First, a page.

Quilting Homer: Reading, Translating, and Remaking the Homerocentones of a Christian Bishop a Roman Empress, and a Pagan Philosopher, among Others

Brian M. Duvick (University of Colorado at Colorado Springs), organizer

TBA, presider

  1. Translating Deliverance: Heroes and Believers, Trials and Miracles of the Homerocentones Brian M. Duvick (University of Colorado Colorado Springs)
  2. I will Make Mary Maile…and Jesus Female: Gender Fluidity in Eudocia’s Homeric Cento Brian P. Sowers (Brooklyn College, CUNY)
  3. Eudocia and Augustine: Woman Problems? Reflections on Eve, the Theotokos, and Redemption Erik Hanson (University of Colorado Colorado Springs)
  4. Serpent, Suitors, Servants, and Apostles: The evil, the once evil, and the now saved, according to the “Book” of Centos Mary France (University of     Colorado Colorado Springs)
  5. Cut-up, Mash-up, Cento: A Tale of Two Operas and One PictureBook Mark Usher (University of Vermont)

Sex and Revolution in the Ancient World

Nicholas R. Rockwell (University of Colorado Denver), organizer
Christopher Eckerman (University of Oregon), presider

  1. Revolution, the Politics of Eros, and Sappho’s Mytilene Angela Pitts (University of Mary Washington)
  2. Sex and the Emperor: Homoerotics in the Epistles of Fronto Bartolo A. Natoli (Randolph-Macon College)
  3. Gender and Sexuality in the Liberation of Thebes Nicholas Rockwell (University of Colorado Denver)
  4. Temptation and the Other: Christian Monks, Sex, and Saracens in the Late Antique Sinai Walter D. Ward (University of Alabama at Birmingham)

 

Six Centuries of Nero in Popular Culture

Lauren Ginsberg (University of Cincinnati) and Virginia Closs (University of Massachusetts Amherst), co-organizers

Isabel Koster (University of Colorado Boulder), presider

  1. Nero’s Incendiary History in Cartoons and Comics Virginia Closs (University of Massachusettes Amherst)
  2. Reimagining Nero in Early Modern Rome Eric Varner (Emory University)
  3. Mad Man: Nero in Modern Advertising Lauren Ginsberg (University of Cincinnati)
  4. Peter Ustinov: Qualis artifex Neronianus! Martin Winkler (George Mason University)

 

The Supernatural in Tacitus

Kelly E. Shannon-Henderson (University of Alabama), co-organizer and presider

Salvador Bartera (Mississippi State University), co-organizer

  1. Supernatural Signs and Decision-making in the Histories of Tacitus Jonathan Master (Emory University)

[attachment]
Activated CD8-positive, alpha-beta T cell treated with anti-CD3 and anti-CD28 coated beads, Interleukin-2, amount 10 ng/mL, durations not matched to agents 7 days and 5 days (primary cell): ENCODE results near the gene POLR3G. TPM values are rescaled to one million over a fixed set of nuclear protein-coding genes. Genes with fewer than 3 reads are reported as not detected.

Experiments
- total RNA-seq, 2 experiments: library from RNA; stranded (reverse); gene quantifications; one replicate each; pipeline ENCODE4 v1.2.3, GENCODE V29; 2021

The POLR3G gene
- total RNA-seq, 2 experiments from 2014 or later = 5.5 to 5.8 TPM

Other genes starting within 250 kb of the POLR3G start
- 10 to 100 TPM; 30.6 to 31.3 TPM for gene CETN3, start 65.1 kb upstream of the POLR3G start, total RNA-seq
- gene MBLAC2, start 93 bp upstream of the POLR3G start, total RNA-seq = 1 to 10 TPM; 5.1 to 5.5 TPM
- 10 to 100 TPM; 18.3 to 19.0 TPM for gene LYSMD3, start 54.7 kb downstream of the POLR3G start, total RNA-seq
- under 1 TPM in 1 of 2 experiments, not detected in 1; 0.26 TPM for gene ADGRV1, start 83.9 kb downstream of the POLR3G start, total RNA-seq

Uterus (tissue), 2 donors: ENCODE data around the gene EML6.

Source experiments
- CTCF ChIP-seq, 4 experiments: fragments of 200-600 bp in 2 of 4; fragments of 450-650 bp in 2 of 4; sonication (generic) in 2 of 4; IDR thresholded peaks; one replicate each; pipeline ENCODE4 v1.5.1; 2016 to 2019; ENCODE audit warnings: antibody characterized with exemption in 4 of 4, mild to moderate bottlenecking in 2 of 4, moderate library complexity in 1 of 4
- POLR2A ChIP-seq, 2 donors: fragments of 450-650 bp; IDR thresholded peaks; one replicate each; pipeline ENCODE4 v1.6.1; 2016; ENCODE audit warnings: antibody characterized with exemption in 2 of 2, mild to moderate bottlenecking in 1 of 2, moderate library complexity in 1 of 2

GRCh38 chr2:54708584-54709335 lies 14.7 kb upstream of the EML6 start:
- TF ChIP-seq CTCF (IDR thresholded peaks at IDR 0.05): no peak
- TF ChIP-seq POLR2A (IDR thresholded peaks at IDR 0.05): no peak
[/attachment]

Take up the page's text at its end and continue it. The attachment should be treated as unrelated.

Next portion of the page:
2. Prophecy by Accident: Omens in Tacitus’ Annals Lydia Spielberg  (University of California Los Angeles)
  3. Cupido incessit: Religion at the Borders of Empire (Tac. Hist. 2.2–3, Ann. 1.61–62. Philip Waddell (University of Arizona)
  4. Superstitio as Imperial Resistance: The Case of Pomponia Graecina Caitlin Gillespie (Brandeis University)
  5. The Wheel of Fortune: Thematic Providence in Cicero’s In Pisonem and Tacitus’ Dialogus Tyler Denton (University of Colorado Boulder)
  6. Response. Cynthia Damon (University of Pennsylvania)

 

The Uses of the Monstrous in Greek and Roman Epic

Christopher Nappa (University of Minnesota) and Rachael Cullick (Oklahoma State University), co-organizers

Stephen C. Smith (University of Minnesota), presider

  1. The Monstrousness of Homeric Epic: Two Images from Iliad 2 William Brockliss (University of Wisconsin)
  2. Real Monsters in Apollonius Rhodius’ Argonautica Anatole Mori (University of Missouri)
  3. The Monsters of Colchis and Ovidian Poetics Christopher Nappa (University of Minnesota)
  4. Monstrous Crowns and the New Furies of Roman Epic Rachael Cullick (Oklahoma State University)
  5. Response Jenny Strauss Clay (University of Virginia)

Utopias, Women in Power, and Pitiable Husbands: New Readings of the Ancient Greek Novels

Aldo Tagliabue (University of Notre Dame), organizer and presider 

  1. A Garden Utopia: The Phaeacians in Longus’ Daphnis and Chloe John Ladouceur (University of Notre Dame)
  2. A Vindication of Chloe: Challenging ‘Sexual Symmetry’ in Longus’ Daphnis and Chloe Hannah Vansyckel (University of Notre Dame)
  3. Reconsidering Aegeates’ Characterization in the Acts of Andrew: Sympathy for a Rejected Lover? Cana Short (University of Notre Dame)
  4. Response Janet Downie (University of North Carolina at Chapel Hill)

Wedgwood and the Classical Tradition from Herculaneum to Wiltshire

Roger T. Macfarlane (Brigham Young University), organizer

Stephen R. Todd (Samford University), presider

  1. Herculaneum and Pompeii: Two Sides of the Same Coin Eugene Dwyer  (Kenyon College)
  2. The Dwight and Lucille Beeson and Buten Wedgewood Collections at the Birmingham Museum of Art Anne Forschler-Tarrasch (Birmingham Museum of Art)
  3. Wedgwood and the Oxford Guide to Classical Mythology in the Arts (1993): A Case for Greater Inclusion Roger T. Macfarlane (Brigham Young University)
  4. Herculaneum and Europe, Britain, and America Carol Mattusch (George Mason University)
  5. Wedgwood’s Green Frog Service and an otherwise unknown view of Stourhead  Mark A. Magleby (Museum of Art, Brigham Young University)